Lorelai: “Okay, uh, listen, I’m going to go out and get the paper.”

(We are in season 3, episode 21 of Gilmore Girls “Here Comes the Sun”. I realise that the line isn’t much to look at, but I implore that you stay. Back to today’s scheduled programming.)

Lorelai (Rory) Gilmore III, overwhelmed with schoolwork and college admissions, snaps at her mother Lorelai Gilmore II: “Okay, well, don’t show it to me because I have no time for recreational reading until June.”

I know that many of my peers feel this way.

I feel this way.

Wedged between readings, problem sets, essay-planning, office hours, co-curricular commitments, part-time work, remembering to call home, feeding oneself, paying rent, and generally trying to disprove the laziness and narcissism you and your friends have been accused of, there seems to be little room for personal development.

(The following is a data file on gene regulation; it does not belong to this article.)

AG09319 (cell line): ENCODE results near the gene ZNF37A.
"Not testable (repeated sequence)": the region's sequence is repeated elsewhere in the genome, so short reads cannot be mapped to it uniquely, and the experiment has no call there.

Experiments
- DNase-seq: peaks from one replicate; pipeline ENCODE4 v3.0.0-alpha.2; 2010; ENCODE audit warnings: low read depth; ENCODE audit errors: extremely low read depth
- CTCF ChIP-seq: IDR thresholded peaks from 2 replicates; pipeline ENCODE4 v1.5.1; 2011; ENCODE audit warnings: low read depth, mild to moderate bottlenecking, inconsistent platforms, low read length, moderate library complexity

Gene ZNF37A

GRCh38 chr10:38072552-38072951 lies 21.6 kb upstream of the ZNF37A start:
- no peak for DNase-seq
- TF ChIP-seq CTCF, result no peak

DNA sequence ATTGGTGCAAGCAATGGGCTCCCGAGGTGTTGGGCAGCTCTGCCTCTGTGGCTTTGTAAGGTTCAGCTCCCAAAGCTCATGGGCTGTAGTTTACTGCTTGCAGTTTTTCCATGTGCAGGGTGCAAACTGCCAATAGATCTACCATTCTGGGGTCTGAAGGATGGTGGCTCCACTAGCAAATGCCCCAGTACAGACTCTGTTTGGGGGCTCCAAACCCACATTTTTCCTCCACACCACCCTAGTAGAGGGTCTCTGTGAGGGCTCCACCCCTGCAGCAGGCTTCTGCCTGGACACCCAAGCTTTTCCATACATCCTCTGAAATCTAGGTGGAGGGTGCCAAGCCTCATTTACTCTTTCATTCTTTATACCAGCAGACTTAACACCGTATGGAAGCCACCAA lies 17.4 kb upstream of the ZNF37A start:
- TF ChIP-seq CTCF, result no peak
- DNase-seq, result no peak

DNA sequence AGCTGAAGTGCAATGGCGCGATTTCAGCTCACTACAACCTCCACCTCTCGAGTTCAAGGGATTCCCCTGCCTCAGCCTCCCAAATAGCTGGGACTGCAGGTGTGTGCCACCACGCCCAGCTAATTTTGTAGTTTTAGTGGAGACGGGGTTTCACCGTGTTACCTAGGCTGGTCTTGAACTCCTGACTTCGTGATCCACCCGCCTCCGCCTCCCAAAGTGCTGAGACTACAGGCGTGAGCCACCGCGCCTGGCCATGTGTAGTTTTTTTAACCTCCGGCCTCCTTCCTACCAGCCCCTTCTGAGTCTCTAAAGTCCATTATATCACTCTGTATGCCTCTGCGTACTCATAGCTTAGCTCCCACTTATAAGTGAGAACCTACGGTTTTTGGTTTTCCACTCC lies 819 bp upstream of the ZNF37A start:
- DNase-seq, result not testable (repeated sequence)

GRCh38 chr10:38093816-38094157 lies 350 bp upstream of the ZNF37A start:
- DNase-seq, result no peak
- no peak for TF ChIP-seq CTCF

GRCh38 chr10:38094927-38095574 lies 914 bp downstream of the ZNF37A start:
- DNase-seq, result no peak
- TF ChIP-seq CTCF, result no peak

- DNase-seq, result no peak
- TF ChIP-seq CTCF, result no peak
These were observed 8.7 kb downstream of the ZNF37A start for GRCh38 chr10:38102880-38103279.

Or, if there is time, one feels obliged to fill it. Time unoccupied by social stimulation or work feels like time wasted, no?

When we hear about self-care, we hear about how important it is to our mental and physical health. Self-care, I’m sure Maslow would agree, is important to eventual self-actualization.

We are prescribed at-home spa days, hiking trips, dinner plans with friends, exercises in mindfulness, etc.

We don’t do most of these — if any — because they are inconvenient to incorporate into our lives as we currently live them — conveniently: quick, cheap, and serviceable.

Reading, however, is an easy, non-committal place to start with self-care and personal development. Begin to read like a Gilmore.

Read more about:

Reading and personal development.

The perks of reading classically.

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